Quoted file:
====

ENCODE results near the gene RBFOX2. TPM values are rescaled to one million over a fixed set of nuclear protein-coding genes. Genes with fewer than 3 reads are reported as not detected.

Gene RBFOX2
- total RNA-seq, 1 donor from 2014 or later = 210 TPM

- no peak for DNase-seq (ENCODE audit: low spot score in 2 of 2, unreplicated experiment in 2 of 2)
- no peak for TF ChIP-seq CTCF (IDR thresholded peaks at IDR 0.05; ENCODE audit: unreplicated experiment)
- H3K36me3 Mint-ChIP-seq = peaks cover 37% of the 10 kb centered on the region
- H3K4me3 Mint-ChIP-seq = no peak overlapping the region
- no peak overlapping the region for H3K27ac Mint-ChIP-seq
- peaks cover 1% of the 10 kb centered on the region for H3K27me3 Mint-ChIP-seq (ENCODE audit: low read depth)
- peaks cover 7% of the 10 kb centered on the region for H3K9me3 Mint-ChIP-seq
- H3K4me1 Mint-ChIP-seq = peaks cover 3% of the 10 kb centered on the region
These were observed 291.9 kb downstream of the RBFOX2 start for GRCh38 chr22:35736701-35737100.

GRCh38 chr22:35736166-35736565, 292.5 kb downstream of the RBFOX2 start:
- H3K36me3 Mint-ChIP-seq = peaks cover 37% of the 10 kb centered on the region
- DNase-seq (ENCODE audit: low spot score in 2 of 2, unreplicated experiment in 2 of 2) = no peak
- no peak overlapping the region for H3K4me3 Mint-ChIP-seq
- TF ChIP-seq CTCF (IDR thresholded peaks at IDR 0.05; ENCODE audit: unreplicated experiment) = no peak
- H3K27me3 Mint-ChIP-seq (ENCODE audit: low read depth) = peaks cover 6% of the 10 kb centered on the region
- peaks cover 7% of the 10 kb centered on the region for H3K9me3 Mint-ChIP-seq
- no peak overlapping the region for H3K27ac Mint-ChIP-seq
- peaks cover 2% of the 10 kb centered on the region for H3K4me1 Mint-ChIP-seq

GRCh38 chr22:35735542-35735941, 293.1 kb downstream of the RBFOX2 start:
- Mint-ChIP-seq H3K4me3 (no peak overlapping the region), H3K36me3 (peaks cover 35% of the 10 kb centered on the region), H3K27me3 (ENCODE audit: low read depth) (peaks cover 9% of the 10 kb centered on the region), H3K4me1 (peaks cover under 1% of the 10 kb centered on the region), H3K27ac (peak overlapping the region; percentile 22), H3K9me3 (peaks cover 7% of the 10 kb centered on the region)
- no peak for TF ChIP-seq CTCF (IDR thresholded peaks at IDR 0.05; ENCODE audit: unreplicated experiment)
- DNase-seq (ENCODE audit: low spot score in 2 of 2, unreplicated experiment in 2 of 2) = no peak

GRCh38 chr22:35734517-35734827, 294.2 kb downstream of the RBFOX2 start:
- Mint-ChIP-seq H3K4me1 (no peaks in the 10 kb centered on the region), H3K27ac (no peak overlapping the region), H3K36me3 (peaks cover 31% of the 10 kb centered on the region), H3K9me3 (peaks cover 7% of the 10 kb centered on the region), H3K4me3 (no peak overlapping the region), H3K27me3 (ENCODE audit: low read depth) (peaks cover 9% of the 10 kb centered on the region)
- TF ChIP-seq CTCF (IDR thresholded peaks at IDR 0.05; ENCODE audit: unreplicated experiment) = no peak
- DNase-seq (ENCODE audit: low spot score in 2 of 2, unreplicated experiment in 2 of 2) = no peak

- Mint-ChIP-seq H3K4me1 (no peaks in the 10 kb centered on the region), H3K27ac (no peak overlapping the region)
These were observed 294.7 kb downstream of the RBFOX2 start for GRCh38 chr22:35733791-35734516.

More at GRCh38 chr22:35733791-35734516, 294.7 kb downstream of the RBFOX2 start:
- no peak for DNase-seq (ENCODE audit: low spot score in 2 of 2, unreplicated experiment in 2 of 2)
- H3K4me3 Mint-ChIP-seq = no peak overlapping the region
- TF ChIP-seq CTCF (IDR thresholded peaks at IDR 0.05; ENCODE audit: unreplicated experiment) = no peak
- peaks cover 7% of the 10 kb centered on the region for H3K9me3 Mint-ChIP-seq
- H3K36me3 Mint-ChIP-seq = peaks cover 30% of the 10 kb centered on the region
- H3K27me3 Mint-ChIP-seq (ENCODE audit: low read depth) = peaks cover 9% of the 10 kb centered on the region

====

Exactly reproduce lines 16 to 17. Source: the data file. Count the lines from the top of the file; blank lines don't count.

- no peak overlapping the region for H3K4me3 Mint-ChIP-seq
- TF ChIP-seq CTCF (IDR thresholded peaks at IDR 0.05; ENCODE audit: unreplicated experiment) = no peak